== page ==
Everything that is being said, written, and discussed throughout the financial press, mainstream media, and throughout closed door discussions between business leaders and politicians are 180 degrees wrong. They have swallowed a bill of goods that had been invented by neo liberal economists which legitimizes theft on the grandest of scales. And it is you they are stealing from. That is not to say the majority of these 'experts' are necessarily insincere or malevolent. We need to accept a fact that appears absurd at first. And that fact is; when it comes to economics, the stupidity of our political and business 'betters' is mind boggling.
To say that reading the financial press and trying to follow the machinations of economics is confusing is more than an understatement. It is an exercise in futility. They, the wizards and masters of the financial universe, really don't know what they are talking about. What is crucial is that we, the people, don't turn our backs on the fundamentals of political economy just because 'they' have taken the art of scam to whole new level of confusion and bewilderment. It is important that we look at, examine, and debate the fundamentals of what our material world consists of and how it's made.
The Value of Work
Everything around you that you own and use is the result of effort of a vast army of unseen workers. The material reality we live in and with is not only the basis of wealth, it is wealth. The great attribution error of our economic gurus is that wealth emanates 'from' the top and finds its way to the rest of us. In reality, the very genesis of wealth starts in the process of work. The erroneous assumption that we need thieves and parasites to make it all possible has us all in a bind with nowhere to turn. Maintaining this assumption has devastating consequences for us as societies and as individuals. We need to pay attention.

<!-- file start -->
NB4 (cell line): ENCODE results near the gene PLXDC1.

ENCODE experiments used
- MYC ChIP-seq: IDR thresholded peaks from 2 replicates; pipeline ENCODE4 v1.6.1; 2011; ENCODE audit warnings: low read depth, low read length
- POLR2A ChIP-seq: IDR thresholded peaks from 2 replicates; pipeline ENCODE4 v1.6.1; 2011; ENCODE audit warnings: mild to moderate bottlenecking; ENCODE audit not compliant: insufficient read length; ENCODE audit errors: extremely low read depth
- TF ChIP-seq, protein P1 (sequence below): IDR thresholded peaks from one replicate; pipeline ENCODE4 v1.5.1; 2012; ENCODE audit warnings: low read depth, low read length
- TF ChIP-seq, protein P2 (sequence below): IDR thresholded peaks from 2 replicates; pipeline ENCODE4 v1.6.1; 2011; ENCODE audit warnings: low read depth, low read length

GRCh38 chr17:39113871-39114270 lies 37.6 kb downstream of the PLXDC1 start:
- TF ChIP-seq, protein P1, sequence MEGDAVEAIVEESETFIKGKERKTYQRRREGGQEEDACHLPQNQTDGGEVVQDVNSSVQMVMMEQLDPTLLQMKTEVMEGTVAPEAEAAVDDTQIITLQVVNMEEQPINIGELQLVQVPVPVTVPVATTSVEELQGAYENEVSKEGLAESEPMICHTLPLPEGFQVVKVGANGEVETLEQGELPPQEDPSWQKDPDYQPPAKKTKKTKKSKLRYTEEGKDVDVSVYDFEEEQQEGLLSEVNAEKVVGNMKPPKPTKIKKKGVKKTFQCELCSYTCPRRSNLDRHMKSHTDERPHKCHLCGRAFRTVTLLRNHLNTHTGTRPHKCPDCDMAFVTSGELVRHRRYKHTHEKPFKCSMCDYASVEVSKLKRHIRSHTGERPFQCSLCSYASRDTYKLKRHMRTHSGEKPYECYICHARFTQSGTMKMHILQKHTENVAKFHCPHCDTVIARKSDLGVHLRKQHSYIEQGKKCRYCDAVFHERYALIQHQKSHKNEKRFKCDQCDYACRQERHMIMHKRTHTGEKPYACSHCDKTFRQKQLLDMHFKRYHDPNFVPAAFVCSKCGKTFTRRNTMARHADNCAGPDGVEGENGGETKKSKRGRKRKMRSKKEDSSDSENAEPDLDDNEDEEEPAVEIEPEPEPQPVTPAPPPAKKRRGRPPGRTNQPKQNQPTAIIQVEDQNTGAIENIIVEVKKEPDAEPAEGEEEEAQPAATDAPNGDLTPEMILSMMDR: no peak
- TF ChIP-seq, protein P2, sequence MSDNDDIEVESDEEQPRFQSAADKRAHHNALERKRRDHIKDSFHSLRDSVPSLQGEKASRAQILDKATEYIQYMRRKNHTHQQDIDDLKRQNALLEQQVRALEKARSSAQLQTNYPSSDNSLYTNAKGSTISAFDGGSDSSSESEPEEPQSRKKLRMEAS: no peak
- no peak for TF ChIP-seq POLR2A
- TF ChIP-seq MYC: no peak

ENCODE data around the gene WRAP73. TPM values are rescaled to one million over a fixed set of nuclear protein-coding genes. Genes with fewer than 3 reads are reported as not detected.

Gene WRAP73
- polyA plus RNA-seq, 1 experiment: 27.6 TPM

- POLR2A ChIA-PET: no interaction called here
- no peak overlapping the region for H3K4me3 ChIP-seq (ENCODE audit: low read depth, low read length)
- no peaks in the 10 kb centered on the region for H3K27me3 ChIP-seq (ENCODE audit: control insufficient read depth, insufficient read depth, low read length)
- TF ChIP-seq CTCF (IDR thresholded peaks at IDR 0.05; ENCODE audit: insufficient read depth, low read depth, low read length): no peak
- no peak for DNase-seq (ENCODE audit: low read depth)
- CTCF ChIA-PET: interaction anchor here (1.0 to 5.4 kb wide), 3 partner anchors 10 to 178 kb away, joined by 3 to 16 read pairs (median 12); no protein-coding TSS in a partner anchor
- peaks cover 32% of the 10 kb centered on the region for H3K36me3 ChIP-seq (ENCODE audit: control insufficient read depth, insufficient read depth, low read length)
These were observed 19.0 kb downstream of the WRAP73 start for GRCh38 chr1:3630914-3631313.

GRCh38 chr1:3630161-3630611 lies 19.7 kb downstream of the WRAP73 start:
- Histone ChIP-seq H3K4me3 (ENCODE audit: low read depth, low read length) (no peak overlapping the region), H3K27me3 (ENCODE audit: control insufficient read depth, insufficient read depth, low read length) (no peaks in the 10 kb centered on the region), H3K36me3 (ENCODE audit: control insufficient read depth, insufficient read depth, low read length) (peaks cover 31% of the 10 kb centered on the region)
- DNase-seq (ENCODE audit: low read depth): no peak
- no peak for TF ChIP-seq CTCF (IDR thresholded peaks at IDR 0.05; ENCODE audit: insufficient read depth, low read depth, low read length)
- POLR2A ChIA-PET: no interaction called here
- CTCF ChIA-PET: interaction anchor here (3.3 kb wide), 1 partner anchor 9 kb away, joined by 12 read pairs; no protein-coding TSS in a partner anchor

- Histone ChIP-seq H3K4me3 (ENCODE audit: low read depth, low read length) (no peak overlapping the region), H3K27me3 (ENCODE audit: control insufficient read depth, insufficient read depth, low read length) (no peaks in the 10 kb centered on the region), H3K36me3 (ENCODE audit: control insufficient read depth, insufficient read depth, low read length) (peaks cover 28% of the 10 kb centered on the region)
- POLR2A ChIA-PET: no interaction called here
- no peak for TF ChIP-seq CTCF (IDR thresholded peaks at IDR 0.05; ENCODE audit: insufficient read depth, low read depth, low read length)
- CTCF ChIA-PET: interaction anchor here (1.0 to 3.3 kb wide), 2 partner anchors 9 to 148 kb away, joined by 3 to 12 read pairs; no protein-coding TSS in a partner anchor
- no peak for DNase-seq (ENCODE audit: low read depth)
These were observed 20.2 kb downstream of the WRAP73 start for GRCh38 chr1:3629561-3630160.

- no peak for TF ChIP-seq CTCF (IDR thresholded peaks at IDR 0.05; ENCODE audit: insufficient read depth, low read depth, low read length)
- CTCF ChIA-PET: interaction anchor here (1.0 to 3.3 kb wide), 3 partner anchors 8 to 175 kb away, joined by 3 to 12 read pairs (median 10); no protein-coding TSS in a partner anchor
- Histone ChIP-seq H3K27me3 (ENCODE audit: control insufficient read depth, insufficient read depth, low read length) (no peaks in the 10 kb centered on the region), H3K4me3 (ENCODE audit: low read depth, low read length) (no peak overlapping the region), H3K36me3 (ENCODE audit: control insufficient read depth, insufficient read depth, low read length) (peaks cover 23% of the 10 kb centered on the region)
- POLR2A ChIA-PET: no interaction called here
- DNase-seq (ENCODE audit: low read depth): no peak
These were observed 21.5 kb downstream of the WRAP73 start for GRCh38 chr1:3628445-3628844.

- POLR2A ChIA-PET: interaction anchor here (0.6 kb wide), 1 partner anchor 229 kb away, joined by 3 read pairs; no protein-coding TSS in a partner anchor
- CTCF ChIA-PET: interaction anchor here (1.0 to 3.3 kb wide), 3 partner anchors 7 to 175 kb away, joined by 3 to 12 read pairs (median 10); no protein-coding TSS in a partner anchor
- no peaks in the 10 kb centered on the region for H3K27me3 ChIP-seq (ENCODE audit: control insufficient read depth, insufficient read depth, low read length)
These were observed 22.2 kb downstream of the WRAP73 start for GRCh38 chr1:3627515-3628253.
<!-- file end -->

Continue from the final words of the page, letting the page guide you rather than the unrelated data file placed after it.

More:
We find ourselves in the midst of a grand Globalization experiment gone badly. The promise is it will get much worse. It is an economic experiment penned by Milton Freidman of the Chicago School of Economics, Ludwig von Mises and Freidrich Hayek of Austria, French economist Jean Baptiste Say, and generally the authors of what we call neo liberal economics.
On the question of value, these marginalists have parted company with Adam Smith and David Ricardo who knew that analysis of the role of work itself was central to scientific economic study to understand what it is that determines value. They tackled questions about what it is that encourages wealth to grow and what determines its distribution between classes in society. They saw an objective measure of value as a precondition for coming to terms with these problems. Smith suggested it was to be found in labour. Ricardo built his work from these notions and they developed the idea of use-value as opposed to exchange-value. This was to be elaborated on later by Karl Marx.
There is no doubt that that the shallow focus of the marginalists and the concept of marginal utility which serves as their basis for economic theory is valid on a micro level. It suits the interests of business. But when we consider the multiple confounding factors of the larger economy, marginal utility curves do not and cannot take us where we need to go. It is a superficial and vulgar view of economics. We must go deeper to discover what it is that determines value. We must go to Ricardo, Smith and for more depth, Marx.
The Limits of Capitalism